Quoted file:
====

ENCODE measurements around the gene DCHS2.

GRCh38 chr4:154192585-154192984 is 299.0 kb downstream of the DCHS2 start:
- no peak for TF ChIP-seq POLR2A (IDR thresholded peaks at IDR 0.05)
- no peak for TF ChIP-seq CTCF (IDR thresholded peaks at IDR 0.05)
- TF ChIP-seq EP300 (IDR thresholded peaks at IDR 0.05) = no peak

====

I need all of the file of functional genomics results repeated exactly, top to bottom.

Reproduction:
ENCODE measurements around the gene DCHS2.

GRCh38 chr4:154192585-154192984 is 299.0 kb downstream of the DCHS2 start:
- no peak for TF ChIP-seq POLR2A (IDR thresholded peaks at IDR 0.05)
- no peak for TF ChIP-seq CTCF (IDR thresholded peaks at IDR 0.05)
- TF ChIP-seq EP300 (IDR thresholded peaks at IDR 0.05) = no peak